hedge portfolio for puts, why two different formulas?

This really irritated me… Between R49 EOC #3c and EOC#5b they calculate the hedge ratio differently for puts… Im confused about which one to use and when/why??



I think the issue here is the difference between replicating a loan and a risk free hedge… can someone spell this out?

with calls is its always c+ (-) c-?

Tickersu, I don’t understand this part of your answer. I was thinking that the numerator is (P-) - (P+) because puts increase in value when stock prices decline, so I need to subtract P+, otherwise I’d have a negative hedge ratio… What do you mean by having a negative hede ratio and buy both or sell both?

BTW, thanks for taking the time to reply to so many of our questions, particulary regarding Quant. You’ve been a tremendous help to all of us.

What I think he is saying is a stock prices go up, calls go up, but puts go down. Therefore inversely related. what confuse me is why this is called an arbitrage opportunity because there is no way we can lock values of the stock in. A new ceo can come in tomorrow and the stock could perform completely different than expected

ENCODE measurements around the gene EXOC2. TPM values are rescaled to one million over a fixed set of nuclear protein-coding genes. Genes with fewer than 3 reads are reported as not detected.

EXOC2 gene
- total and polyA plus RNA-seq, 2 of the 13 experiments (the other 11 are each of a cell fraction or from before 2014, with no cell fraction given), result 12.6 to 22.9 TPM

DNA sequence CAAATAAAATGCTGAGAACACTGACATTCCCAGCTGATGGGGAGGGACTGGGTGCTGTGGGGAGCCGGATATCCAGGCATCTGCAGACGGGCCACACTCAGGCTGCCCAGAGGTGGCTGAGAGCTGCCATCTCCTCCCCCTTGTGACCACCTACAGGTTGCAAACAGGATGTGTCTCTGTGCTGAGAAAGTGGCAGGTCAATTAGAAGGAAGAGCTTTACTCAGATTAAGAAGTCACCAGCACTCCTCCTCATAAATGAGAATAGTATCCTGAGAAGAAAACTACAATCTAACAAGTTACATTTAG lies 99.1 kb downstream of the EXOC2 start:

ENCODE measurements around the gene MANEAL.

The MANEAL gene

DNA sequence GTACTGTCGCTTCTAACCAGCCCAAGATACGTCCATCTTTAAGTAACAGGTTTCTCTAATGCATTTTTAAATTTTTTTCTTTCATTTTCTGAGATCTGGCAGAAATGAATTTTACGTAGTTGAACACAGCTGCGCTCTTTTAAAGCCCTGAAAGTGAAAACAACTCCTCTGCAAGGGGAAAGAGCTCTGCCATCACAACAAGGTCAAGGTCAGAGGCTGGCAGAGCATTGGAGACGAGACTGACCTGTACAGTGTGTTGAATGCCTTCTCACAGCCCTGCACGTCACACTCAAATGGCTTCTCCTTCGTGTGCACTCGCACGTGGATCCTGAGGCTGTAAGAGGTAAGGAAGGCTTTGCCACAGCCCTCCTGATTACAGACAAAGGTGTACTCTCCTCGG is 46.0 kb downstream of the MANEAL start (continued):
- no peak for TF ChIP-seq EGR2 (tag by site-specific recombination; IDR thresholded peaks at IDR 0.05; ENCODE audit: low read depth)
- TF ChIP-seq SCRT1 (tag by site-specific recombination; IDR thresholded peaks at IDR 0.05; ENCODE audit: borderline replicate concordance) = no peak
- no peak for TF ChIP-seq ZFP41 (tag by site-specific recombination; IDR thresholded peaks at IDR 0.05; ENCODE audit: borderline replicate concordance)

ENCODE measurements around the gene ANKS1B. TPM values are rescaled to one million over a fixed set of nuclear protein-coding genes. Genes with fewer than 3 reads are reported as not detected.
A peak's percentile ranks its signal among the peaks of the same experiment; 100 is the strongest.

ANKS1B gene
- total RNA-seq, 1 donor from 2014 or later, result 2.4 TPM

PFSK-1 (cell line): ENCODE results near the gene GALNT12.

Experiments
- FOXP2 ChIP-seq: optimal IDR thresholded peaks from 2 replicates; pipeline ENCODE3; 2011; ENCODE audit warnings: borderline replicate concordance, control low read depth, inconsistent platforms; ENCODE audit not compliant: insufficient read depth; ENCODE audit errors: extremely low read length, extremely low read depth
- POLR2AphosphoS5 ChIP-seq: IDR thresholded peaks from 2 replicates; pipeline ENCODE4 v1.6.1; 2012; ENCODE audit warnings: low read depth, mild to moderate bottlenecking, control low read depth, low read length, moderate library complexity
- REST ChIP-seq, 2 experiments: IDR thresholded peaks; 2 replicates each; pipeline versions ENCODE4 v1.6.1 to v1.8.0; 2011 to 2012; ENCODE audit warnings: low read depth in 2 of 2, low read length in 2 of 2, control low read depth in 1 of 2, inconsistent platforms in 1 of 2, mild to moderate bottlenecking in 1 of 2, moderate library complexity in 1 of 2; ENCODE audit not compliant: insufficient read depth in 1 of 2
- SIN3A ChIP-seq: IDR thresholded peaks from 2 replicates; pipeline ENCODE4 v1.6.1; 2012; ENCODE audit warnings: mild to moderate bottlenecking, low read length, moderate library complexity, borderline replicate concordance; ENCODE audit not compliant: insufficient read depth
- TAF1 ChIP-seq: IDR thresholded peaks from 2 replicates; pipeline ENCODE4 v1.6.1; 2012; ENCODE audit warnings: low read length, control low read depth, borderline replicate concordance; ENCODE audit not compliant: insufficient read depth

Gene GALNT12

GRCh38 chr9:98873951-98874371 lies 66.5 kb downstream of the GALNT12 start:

if you refer to the actual solution to EOC 5b and EOC 3c you will see what the discrepency is

the formulas are not mathematically equivalent in the case that both p(down) and p(up) have a value different from zero

I just looked at the solutions that you mentioned, and I’m still seeing this: the absolute value of the answer will be the same, irrespective of whether p(down) and p(up) are non-zero.

Assume that

S(u) = 20 S(d)=5 , so our denominator is 15

if we say p(down) - p (up) divided by 15, we get the same magnitude answer as p(up) - p (down) divided by 15…

It’s no different than saying 3-8= -5 or 8 - 3 = +5… the magnitude is identical, it doesn’t matter if one or both are non-zero values

I’m saying that the value of a put is inversely related to movements in the underlying’s price (the stock).

The call value is positively related to movements in the stock’s price.